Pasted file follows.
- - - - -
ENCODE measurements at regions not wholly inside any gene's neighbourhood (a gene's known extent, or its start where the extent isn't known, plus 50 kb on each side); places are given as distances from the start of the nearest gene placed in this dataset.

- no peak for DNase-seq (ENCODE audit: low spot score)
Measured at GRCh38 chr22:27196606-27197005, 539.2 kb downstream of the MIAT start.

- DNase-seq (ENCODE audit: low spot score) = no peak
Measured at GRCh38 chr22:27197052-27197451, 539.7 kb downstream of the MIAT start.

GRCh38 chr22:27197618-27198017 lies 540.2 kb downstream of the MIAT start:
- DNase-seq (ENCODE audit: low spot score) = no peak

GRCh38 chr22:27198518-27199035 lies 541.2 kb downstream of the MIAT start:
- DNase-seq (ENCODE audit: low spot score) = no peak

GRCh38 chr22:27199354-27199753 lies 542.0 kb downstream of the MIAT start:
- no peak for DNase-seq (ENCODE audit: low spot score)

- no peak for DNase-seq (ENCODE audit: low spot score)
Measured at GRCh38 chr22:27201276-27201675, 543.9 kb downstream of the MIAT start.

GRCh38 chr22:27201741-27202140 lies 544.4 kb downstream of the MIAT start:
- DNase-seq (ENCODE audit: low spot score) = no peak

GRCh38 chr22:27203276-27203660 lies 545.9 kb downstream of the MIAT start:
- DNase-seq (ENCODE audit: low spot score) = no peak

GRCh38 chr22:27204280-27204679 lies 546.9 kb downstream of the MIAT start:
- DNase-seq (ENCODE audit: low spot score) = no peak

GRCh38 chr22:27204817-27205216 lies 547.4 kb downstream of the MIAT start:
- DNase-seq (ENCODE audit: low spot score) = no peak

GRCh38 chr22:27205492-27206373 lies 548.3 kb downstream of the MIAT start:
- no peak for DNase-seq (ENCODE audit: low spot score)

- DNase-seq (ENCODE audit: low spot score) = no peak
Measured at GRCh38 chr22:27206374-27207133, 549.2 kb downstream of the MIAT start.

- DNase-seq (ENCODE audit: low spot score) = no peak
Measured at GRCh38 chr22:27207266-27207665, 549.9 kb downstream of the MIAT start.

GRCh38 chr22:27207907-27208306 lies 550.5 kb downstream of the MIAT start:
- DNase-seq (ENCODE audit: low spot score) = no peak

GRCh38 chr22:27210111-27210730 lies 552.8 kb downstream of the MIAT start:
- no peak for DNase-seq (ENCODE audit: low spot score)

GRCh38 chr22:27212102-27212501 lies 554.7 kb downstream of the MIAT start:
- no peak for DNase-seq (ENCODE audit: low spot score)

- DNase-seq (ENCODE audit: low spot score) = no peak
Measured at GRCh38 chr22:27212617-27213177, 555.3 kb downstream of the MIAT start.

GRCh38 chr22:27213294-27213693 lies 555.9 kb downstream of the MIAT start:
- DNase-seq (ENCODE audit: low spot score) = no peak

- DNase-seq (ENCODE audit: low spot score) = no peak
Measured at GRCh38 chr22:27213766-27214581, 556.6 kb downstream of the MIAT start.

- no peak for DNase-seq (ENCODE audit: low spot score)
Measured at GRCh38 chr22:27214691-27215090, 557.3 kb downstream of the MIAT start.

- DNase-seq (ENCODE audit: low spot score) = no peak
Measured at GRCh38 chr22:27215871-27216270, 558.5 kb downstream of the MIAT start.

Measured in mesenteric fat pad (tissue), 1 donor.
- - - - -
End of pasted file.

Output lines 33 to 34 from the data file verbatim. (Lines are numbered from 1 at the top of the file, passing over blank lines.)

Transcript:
- no peak for DNase-seq (ENCODE audit: low spot score)

- DNase-seq (ENCODE audit: low spot score) = no peak